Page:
At times, it may still be necessary to take additional steps such as initiating a claim, or hiring a private investigator to find out other details to determine if the employee can be trusted.
Misuse of a Third Party’s Confidential Information
Imagine receiving a phone call from legal counsel for a competitor stating that they have proof that your new employee has wrongfully taken confidential information from that competitor. Worse still, imagine that you are advised that there is clear evidence that the confidential information has been uploaded onto your company’s computer system. You may now face a lawsuit and an injunction, not to mention potential damage to your business reputation.
There are several lessons to learn here.
First, as a proactive measure, an employer should have a new employee acknowledge in their employment contract that they do not possess any confidential information belonging to their former employer, and undertake not to use any such information in the course of their new employment. If there are any questions relating to whether their former employer’s information can be used, the employee should agree to raise the issue with the new employer beforehand. Finally, the employee should acknowledge that their employment may be terminated for cause if the agreement is breached in this regard.
Second, if it appears that the employee has wrongfully taken confidential information, an employer must take proactive steps to minimize any potential liability and to establish that it has acted and will continue to act in a trustworthy manner to protect the legitimate interests of the former employer. A failure to do so may result in the court feeling compelled to intervene and take measures to protect those interests. This could include such measures as the court ordering a forensic audit of the employer’s computer system by an outside expert, resulting in significant business disruption and cost to the employer.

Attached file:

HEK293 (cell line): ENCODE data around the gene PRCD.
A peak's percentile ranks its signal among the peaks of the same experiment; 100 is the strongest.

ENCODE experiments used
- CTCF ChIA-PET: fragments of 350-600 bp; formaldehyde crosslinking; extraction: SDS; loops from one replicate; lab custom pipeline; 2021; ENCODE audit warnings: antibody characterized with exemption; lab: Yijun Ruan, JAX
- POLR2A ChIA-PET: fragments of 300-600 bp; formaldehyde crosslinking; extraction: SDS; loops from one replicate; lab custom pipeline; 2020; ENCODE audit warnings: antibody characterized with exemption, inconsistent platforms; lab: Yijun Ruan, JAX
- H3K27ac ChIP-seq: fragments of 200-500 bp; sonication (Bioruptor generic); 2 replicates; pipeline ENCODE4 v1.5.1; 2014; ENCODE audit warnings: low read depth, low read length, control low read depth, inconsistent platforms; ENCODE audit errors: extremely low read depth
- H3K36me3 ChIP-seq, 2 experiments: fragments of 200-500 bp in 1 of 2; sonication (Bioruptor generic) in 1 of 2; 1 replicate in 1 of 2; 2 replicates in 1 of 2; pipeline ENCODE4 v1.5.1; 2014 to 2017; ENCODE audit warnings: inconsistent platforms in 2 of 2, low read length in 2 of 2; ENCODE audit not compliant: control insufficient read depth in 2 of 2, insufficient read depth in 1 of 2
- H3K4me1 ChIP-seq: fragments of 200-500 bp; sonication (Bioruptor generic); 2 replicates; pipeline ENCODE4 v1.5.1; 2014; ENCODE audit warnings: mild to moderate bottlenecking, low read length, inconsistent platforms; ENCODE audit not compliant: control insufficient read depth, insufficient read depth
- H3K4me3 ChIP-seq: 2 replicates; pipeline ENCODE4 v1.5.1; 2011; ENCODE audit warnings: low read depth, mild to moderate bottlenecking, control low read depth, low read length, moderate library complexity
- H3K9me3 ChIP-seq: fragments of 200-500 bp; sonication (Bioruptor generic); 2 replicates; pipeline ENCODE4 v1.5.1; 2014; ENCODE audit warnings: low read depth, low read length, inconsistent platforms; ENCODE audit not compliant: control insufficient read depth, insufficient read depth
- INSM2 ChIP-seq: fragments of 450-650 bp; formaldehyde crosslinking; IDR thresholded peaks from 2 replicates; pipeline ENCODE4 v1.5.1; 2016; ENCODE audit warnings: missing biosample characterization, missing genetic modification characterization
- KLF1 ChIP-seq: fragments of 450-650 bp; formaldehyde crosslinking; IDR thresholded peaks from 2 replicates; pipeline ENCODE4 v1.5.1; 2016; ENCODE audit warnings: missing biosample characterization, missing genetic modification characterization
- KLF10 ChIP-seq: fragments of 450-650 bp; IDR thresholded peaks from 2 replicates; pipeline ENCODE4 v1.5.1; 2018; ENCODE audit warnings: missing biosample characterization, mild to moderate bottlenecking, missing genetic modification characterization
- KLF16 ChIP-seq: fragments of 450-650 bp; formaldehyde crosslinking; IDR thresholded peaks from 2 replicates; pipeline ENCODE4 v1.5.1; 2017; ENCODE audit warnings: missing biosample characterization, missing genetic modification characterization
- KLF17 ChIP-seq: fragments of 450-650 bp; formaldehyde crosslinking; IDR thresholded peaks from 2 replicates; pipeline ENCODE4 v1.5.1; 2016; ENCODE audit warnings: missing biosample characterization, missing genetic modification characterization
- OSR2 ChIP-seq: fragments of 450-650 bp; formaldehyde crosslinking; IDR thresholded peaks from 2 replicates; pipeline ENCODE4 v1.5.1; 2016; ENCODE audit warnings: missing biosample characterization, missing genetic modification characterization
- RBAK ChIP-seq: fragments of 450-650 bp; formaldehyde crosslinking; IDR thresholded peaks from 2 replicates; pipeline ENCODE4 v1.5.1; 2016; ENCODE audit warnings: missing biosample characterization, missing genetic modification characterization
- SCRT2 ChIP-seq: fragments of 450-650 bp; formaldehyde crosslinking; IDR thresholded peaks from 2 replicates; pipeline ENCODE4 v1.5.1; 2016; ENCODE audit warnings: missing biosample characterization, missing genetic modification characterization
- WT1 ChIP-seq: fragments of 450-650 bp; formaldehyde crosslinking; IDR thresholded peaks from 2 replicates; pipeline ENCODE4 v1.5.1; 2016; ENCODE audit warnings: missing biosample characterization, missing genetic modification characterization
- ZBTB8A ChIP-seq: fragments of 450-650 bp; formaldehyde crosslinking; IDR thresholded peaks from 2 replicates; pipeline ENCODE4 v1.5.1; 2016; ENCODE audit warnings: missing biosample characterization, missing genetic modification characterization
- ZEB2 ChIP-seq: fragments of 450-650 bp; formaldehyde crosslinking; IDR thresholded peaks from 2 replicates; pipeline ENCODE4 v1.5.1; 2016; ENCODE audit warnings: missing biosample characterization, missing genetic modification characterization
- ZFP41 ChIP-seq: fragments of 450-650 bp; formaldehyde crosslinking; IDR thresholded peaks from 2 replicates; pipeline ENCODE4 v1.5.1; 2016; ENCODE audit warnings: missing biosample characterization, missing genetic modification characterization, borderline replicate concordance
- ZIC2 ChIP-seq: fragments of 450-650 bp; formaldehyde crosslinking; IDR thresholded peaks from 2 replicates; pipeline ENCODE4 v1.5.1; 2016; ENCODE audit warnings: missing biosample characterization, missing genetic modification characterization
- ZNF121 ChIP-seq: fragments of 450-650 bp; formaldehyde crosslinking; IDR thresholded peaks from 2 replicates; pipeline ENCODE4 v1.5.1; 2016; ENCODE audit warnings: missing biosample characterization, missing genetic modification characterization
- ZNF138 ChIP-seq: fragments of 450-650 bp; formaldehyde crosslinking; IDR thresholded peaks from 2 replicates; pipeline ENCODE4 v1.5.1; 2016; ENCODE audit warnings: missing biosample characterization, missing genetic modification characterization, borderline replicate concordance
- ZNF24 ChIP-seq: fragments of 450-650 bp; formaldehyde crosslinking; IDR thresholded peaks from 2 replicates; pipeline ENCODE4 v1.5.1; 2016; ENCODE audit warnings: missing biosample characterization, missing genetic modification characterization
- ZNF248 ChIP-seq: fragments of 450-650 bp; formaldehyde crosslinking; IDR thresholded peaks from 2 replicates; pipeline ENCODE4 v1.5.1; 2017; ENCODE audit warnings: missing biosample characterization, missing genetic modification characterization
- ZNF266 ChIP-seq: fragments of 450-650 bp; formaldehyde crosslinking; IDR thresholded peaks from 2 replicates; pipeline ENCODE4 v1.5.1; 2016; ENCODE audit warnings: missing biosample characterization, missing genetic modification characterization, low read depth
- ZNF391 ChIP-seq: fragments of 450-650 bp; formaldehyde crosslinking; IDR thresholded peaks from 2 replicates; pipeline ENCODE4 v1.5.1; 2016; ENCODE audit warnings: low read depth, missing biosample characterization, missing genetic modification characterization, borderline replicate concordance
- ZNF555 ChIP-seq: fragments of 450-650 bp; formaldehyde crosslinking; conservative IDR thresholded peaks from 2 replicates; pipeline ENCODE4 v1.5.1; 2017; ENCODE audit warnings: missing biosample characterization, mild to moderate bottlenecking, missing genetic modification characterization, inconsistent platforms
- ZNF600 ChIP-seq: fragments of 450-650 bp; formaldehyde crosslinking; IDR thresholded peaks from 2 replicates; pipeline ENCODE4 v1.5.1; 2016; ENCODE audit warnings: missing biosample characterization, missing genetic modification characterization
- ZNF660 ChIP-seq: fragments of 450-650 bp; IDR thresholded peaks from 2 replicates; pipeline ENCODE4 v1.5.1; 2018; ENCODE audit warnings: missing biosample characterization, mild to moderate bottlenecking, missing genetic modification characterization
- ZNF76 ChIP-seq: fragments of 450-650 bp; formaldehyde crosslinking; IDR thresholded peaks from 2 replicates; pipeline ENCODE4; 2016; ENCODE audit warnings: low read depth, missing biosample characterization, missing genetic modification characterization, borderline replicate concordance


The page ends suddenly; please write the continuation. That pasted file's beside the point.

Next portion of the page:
These steps could include:
- seeking to negotiate a co-operative process with the former employer’s counsel to ensure that all confidential information is returned and deleted;
- getting the employee to confirm what was taken and stored on the company computer system; or
- hiring a forensic computer expert to return the information, ensure it is irretrievably deleted and swear an affidavit to outline the process followed, and confirm that he is satisfied that everything has been irretrievably deleted.
It is important for any process employed to be transparent and replicable. If necessary, the employer must be prepared to satisfy the court that all reasonable steps have been taken to undo any wrong committed by the employee, and that no further measures are needed or warranted to protect the interests of the former employer.
The ability to store and transmit vast amounts of information electronically offers unique business opportunities for companies; but it also poses some serious risks. It is important that employers be aware of these risks and be prepared to manage them.
For more information, please contact your regular Hicks Morley lawyer.